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With IAIS in town, focus is on avoiding bank-centric standards

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Insurers are preparing for a bold discussion on working out global standards for insurance supervision that have the ability to change the industry and the insurance market in the U.S. once they are put in place.

The proposed global financial regulatory changes of the International Association of Insurance Supervisors (IAIS) go beyond the cooperation and coordination many insurers have sought. The IAIS is holding its annual conference in Washington next week, beginning Sunday, with the nonpublic portion held the first part of the week.

With the G-20’s bank-heavy Financial Stability Board (FSB) offering glimpses of possible future supervision, some in the industry fear that the push for bank-centric, onerous and costly regulations will disrupt the industry’s core processes, creating an uneven trade system and setting up an uncertain arena of players where some are identified by certain criteria as systemically important or globally active (G-SIIs).

State insurance regulation “will be graded” on compliance with new, global standards starting in 2014, said Robert Gordon, senior vice president, policy development & research, Property Casualty Insurers Association of America.  

“We don’t want the U.S. to get outfoxed in these discussions so insurers don’t end up with global, bank-centric rules,” Gordon said.

The FSB asked for insurance industry input last week in a first-of-its kind hearing, where it was gathering information on enhanced capital resiliency, rapid resolution of insolvencies and enhanced supervision, highlighting areas of concern.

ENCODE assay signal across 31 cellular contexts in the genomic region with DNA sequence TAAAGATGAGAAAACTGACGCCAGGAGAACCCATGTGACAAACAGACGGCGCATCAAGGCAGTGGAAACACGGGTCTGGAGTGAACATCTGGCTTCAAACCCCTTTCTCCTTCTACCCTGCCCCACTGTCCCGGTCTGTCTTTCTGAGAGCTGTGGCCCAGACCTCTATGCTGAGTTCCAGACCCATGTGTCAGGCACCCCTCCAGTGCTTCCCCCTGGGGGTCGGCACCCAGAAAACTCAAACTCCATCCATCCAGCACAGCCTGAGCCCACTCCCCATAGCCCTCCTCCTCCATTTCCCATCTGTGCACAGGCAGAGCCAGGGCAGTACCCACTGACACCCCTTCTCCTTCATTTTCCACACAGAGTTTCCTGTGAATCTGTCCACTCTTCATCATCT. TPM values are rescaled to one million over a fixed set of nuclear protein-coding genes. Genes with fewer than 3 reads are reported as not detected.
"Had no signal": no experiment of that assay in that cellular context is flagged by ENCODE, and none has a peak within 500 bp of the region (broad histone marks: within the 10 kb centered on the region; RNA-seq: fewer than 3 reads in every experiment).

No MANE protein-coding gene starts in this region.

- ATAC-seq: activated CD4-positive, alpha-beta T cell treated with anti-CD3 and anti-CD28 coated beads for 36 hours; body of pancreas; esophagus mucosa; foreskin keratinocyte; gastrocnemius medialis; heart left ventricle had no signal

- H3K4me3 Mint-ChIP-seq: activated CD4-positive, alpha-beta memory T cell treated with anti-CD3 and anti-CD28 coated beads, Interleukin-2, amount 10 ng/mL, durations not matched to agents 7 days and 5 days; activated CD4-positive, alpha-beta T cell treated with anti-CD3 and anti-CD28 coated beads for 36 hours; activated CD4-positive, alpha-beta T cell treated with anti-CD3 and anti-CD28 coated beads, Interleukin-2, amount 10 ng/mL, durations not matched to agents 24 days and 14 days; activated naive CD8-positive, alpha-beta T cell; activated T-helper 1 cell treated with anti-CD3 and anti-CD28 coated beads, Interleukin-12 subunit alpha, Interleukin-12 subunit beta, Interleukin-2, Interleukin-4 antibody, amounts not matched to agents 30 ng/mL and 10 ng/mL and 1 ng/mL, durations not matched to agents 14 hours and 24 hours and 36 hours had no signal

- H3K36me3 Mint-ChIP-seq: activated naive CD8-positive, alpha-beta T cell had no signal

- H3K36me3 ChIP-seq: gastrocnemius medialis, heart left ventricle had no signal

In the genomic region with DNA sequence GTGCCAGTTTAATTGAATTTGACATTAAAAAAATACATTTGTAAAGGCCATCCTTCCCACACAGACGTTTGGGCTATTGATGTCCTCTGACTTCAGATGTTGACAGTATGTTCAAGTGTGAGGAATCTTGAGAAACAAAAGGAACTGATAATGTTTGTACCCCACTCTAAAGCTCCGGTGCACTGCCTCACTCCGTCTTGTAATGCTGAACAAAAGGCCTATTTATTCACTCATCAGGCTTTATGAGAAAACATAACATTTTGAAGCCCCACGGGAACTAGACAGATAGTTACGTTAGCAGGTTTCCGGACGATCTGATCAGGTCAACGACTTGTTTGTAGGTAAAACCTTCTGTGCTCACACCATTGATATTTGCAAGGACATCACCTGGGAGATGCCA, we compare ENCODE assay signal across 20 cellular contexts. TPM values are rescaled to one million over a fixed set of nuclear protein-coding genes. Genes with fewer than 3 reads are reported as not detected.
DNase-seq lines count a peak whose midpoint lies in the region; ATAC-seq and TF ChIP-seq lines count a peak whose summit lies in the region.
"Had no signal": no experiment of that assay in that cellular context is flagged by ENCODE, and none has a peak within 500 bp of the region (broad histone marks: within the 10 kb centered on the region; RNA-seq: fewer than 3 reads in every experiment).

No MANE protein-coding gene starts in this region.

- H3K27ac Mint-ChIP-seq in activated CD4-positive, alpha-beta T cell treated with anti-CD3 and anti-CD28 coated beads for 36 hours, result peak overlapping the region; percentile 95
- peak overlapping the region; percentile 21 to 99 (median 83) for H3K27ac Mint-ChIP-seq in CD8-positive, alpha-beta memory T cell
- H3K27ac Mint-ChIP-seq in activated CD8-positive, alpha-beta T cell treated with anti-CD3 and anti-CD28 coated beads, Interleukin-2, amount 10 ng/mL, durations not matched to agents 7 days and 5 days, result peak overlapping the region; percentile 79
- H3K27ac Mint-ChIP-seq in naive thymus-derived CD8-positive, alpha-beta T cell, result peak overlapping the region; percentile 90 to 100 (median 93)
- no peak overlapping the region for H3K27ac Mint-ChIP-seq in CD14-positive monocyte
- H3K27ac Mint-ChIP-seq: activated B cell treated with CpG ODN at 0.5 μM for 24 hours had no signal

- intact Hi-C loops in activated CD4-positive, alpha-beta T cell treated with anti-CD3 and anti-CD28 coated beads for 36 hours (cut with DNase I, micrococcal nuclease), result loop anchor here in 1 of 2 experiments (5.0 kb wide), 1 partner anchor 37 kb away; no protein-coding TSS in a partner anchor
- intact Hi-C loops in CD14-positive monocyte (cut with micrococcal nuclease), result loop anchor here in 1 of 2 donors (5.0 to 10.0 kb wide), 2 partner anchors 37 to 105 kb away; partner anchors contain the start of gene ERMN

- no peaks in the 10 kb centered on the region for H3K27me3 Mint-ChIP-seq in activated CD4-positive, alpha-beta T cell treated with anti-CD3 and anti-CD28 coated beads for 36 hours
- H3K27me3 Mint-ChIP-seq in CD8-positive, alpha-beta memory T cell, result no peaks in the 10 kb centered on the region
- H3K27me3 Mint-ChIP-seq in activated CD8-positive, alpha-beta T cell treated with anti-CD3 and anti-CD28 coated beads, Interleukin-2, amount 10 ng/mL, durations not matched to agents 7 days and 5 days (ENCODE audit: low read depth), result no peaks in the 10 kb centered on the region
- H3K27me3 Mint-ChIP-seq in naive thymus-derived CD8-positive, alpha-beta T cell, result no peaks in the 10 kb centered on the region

Some worry that the FSB, and thus the IAIS are focused on loss absorbency, which loosely translates to higher capital requirements for insurers.

Although state regulators and the industry have weighed in against global banking standards throughout the process and various efforts in Europe like the now-delayed Solvency II, it is not clear who speaks for the US abroad during the discussion of capital standards. The states don’t want them and the NAIC doesn’t have a legal mechanism for applying them, but with the Federal Office of Insurance’s (FIO) director now a key IAIS player, it is unclear how capital standards will be envisioned, developed and finally, imposed.

For example, the life insurance industry has favored an outcomes-based approach for capital standards, one that is non-prescriptive.

Brad Smith, chief international officer of the American Council of Life Insurers (ACLI), said that the important thing is to continue to build cooperation and communication between industry and global regulators as they develop the common framework and finalize the methodology criteria for the identification G-SIIs.

The future G-SIIs, if U.S. companies are identified, are expected to be life insurance heavyweights and AIG.

The internationally active insurance groups also have not been designated, but are expected to be both life and property and casualty insurers.

One spot where there is some agreement is in the EU-US dialogue, which fosters appreciation of the two regulator systems on either side of the Atlantic, which FIO Director Michael McRaith helped set into motion. Some say this is the pivotal transatlantic project with the most impact beginning in the near–term. There will be a hearing sponsored by Treasury/NAIC late next week on the draft paper.

The concept of equivalency is very important, and is very critical to the US trade relationship with Europe and the treatment of U.S. insurers abroad as well as foreign insurers in the U.S.

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